Faculty Awards Ceremony
May 17, 2012 at TUC Great Hall 3:00-4:00pm, reception to follow
Spring All-University Faculty Meeting May 24, 2012 at TUC Great Hall, 2:30-6:00pm
The Faculty Assembly is a gathering of the intellectual expertise of the university in pursuit of institutional excellence. It is a provocation to think, shape, and act.
Over the next several years, we at the university will be putting in place institutional changes that will impact teaching and scholarship for decades. We must engage each other in what faculty do best – think through complex ideas and be open to the unexpected that vigorous discussion and interaction can highlight. The Faculty Assembly will be an important element in strengthening the identity of the university faculty, which in turn should strengthen all elements of the institution.
"This year an advanced computer was asked questions in natural language and sorted 200 million pages in just 3 seconds to find the answers. In August, over 50,000 students signed up for a prominent professor's online course. That number grew to over 200,000. Are these simply techno-feats of speed and scale or do they point to something more? Can new technologies, well-formed, lead to education models less bound by place and more interdiscipinary in scope? What might this new learning landscape look like?" (a provocation to be delivered by Chris Kasabach).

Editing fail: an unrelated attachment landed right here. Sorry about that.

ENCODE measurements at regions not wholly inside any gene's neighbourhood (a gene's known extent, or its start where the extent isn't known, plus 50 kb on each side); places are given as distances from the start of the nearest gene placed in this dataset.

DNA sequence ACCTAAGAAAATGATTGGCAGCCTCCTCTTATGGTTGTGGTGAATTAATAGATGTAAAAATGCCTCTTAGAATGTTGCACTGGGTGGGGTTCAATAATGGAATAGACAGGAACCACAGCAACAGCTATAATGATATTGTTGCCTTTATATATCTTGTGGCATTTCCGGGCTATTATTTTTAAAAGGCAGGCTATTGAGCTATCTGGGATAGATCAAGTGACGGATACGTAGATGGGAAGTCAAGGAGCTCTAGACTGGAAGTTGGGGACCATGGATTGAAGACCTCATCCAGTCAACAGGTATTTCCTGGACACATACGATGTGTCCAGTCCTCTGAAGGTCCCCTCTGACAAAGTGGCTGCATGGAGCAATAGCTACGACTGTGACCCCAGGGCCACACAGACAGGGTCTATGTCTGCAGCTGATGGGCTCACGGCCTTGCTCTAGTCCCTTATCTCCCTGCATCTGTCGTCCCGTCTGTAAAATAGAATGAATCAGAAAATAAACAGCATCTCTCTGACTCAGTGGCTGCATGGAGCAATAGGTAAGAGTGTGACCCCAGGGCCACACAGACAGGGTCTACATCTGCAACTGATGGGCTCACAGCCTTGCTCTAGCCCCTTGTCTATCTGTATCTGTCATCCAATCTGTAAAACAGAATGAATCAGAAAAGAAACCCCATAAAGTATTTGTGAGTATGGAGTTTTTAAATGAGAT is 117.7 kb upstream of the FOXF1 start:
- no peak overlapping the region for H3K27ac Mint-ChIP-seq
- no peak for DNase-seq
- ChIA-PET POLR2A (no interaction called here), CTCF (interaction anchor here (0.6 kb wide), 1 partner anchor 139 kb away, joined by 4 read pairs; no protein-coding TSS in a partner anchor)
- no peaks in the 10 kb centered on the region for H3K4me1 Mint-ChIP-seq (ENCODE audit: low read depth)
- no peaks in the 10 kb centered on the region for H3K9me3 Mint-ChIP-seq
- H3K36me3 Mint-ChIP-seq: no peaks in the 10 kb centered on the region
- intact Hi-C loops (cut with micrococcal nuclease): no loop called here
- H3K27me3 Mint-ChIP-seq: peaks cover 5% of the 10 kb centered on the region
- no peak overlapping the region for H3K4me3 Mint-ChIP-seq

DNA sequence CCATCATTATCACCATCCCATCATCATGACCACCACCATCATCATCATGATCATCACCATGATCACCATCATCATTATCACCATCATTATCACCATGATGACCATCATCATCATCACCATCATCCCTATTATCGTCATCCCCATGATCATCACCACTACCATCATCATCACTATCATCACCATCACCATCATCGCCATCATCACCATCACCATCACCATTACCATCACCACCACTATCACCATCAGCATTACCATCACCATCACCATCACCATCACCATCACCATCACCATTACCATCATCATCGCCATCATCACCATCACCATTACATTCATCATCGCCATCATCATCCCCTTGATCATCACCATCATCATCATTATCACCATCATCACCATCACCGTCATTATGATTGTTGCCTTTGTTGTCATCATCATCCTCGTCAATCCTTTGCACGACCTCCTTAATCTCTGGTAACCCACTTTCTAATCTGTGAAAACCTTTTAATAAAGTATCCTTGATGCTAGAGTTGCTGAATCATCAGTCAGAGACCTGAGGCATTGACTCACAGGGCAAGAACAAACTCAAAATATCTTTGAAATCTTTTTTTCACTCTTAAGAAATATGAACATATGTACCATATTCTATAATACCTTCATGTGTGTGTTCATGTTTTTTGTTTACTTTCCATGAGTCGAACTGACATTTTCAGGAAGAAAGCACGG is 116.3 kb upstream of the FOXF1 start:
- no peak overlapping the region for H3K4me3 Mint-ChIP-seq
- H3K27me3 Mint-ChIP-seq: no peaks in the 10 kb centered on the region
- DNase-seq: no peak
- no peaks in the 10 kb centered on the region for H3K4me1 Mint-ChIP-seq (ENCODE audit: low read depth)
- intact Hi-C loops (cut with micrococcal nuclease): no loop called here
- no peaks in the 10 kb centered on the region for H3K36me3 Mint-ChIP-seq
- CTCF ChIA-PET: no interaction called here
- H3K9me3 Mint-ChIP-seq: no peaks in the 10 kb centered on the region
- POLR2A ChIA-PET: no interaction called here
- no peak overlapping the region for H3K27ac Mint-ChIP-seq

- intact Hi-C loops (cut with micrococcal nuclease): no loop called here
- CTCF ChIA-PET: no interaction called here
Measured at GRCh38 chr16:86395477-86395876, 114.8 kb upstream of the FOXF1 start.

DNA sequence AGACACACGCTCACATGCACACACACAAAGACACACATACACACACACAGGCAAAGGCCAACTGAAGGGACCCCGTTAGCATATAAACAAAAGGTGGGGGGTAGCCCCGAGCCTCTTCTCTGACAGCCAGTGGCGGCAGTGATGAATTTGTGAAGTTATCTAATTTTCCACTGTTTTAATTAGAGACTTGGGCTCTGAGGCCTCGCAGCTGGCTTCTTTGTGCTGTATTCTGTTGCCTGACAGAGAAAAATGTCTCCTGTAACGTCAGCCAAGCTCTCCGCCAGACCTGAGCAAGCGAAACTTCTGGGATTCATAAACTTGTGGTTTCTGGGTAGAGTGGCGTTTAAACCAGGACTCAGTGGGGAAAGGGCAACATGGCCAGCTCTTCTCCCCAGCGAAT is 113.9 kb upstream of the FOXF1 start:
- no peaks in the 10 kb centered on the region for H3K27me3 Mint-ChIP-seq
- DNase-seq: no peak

This year following the All University Faculty meeting with Presidential address, the university faculty will come together in our second annual Faculty Assembly to examine intellectually the foundational issues surrounding the integration of computer and digital technology into academic life. The Faculty Assembly will begin with a presentation by Chris Kasabach. Chris was recently selected as Director of the Thomas J. Watson (IBM) Fellowship. He will discuss how his transformation has led him to this new position and gives him a unique vantage point in discussing the issues facing higher education. His talk will focus on the integration of technology into our campuses, curriculum and lives, providing a provocative basis for discussions held at round tables comprised of small groups of faculty. The groups will respond to the issues raised and discuss the role of technology as it relates to education at UC, particularly how it might be leveraged for greater interdisciplinarity.
Please use the left navigation bar to read more about the rationale for this new tradition at UC, how the interactive program will lead to further exchanges and shape agendas and to access preparatory materials.
Read about Chris Kasabach's background and find preparatory readings by using the left navigation bar to go to the Preparatory Materials page